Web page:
– rise further to take the towel and be of service, following Jesus’ example.
– make room for others to also serve.

How do you celebrate this command of Jesus? How do you wash feet in a service of worship?

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Young Pastors and Ambition – My Confession

Opening issue, from a Facebook friend: My heart is heavy today for the young pastors of our church who have passion, energy, conviction, talent and deep calling and are told (not so much by words but actions) “wait your turn and when you’ve proven (e.g. behaved, towed the line, made your mark) yourself you’ll move up…”. Church, I’m not sure they’ll be with us long enough for us to see where God is calling them to be.

My response:

There are a lot of quick answers one could make in this conversation, but I would like to gather some more information.
Who is not being given a chance?
What is their passion which is not being utilized?
Why are they making plans to exit?
Will the exit truly lead to a better place for ministry?

I can only speak of my own experience here.

1. I’ve been a full time UMC clergy my entire working life – 36 years now. In my youth my values were hard work over a foundation of ambition. I envied others and what they had. I coveted their churches and resented anyone who received what I perceived as “the good churches.”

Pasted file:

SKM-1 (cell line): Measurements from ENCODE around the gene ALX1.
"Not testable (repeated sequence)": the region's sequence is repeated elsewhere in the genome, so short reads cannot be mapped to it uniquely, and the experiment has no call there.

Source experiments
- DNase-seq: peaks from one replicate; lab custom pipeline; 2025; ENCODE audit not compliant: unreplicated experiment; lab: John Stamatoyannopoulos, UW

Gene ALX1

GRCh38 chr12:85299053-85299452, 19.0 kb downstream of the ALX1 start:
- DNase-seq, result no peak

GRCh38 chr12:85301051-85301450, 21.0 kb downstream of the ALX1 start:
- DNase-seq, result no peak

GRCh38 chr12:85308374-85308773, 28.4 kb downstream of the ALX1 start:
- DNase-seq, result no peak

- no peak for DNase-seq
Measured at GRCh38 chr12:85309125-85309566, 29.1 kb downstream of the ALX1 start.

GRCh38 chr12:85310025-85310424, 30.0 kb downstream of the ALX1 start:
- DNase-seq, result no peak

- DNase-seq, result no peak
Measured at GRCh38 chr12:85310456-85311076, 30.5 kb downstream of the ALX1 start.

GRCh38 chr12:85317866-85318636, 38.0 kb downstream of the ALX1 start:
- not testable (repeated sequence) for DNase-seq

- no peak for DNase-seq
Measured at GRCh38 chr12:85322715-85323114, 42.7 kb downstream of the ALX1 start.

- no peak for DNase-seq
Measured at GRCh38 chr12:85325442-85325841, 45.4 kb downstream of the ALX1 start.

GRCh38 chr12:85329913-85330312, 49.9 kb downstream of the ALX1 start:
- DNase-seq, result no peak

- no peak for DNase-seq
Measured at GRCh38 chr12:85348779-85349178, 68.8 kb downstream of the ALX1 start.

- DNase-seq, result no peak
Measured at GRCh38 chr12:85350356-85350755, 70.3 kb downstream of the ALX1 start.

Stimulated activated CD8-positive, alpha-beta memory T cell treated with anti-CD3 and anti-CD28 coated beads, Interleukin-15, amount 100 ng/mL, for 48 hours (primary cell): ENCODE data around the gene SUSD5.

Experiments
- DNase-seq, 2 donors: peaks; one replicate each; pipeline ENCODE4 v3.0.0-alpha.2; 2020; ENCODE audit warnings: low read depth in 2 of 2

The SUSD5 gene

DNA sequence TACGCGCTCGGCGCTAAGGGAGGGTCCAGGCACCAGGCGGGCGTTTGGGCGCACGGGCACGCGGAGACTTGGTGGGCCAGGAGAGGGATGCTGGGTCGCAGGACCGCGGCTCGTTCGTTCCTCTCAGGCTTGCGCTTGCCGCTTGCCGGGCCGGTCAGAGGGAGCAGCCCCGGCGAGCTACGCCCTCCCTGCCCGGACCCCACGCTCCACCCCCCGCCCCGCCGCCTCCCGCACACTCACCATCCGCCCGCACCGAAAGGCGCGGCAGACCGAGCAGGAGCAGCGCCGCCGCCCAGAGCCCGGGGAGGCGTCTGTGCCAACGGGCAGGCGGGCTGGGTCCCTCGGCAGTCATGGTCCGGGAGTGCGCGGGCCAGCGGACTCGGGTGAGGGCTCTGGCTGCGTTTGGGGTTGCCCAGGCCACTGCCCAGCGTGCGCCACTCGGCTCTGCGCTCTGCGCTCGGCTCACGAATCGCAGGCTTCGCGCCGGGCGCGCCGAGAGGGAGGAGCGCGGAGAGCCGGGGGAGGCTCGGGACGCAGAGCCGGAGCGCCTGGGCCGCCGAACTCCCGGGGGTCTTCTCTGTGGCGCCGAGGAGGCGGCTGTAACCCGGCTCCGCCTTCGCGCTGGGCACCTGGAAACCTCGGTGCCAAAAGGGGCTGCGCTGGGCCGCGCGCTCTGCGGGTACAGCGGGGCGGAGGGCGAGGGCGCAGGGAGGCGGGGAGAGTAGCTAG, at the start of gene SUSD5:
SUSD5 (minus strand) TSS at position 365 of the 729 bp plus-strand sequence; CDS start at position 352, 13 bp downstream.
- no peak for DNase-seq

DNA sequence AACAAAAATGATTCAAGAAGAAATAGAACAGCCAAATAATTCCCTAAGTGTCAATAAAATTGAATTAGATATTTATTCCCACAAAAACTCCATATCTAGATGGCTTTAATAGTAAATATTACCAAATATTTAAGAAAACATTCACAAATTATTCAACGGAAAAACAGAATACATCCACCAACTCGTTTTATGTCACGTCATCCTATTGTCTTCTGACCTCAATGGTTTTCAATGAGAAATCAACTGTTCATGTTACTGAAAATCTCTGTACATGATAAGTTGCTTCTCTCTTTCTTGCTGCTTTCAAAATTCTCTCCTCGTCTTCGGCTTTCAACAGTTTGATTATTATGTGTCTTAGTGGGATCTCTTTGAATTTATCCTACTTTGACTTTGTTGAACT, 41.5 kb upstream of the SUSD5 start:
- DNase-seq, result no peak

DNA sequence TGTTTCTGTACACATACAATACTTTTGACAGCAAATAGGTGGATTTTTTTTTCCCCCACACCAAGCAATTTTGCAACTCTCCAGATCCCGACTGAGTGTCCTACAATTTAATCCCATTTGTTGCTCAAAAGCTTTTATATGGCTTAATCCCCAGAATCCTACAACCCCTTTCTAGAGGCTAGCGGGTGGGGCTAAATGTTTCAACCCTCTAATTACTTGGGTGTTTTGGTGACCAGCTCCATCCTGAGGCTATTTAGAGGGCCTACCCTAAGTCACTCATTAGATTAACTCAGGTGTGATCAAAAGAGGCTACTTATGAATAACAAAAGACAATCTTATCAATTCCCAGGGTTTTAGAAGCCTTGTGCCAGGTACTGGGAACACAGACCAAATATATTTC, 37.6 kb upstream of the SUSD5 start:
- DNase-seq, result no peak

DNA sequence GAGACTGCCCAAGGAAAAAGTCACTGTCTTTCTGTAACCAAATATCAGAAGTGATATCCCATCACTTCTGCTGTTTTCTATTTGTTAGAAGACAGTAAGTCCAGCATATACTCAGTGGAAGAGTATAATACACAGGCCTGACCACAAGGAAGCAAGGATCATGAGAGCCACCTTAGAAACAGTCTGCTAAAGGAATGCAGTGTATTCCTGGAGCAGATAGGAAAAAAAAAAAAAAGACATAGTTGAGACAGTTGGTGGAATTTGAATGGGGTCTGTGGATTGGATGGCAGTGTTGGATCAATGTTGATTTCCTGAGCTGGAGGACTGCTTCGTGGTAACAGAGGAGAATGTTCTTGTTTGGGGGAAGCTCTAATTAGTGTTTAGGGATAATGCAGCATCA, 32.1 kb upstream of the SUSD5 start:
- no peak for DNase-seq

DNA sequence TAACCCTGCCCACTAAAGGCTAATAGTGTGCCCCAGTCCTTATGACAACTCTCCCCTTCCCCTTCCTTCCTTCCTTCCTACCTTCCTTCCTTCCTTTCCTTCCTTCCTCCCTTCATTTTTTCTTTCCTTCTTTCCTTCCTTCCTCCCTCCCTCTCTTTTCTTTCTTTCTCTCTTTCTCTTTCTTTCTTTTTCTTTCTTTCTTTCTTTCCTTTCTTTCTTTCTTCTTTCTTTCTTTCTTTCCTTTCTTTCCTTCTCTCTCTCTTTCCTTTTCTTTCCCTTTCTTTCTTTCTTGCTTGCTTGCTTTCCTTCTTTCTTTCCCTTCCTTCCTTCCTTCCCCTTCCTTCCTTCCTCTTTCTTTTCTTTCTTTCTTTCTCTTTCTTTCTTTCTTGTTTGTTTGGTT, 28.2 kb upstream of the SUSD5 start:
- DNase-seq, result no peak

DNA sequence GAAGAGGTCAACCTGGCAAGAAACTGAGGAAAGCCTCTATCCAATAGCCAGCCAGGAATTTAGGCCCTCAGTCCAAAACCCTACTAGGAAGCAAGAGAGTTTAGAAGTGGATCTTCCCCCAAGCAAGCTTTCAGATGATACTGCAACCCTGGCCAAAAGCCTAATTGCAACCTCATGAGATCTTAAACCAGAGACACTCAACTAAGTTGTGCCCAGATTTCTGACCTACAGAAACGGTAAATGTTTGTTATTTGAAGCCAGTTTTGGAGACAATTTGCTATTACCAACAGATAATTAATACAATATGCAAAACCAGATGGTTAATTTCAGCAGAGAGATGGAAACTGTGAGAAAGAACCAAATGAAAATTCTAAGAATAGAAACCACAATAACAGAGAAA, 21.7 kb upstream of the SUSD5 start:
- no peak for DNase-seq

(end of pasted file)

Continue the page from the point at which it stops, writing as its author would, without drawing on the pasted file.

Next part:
I was married to someone whose values were similar. Achievement and honors were necessary to prop up self esteem and hold back shame. After 23 years of struggling to be good enough and successful, our marriage ended. I couldn’t provide her with what she needed to feel good about herself.

At age 61, I’m old enough to call that ambition a sin in my life. I deeply regret my desire even now to compete with others and win over them on the field of battle to win the Bishop’s favor.

I’m ashamed of the anger I still feel sometimes when I read over the list of new appointments … because I am not receiving that place of honor. It embarrasses me now more than it torments me.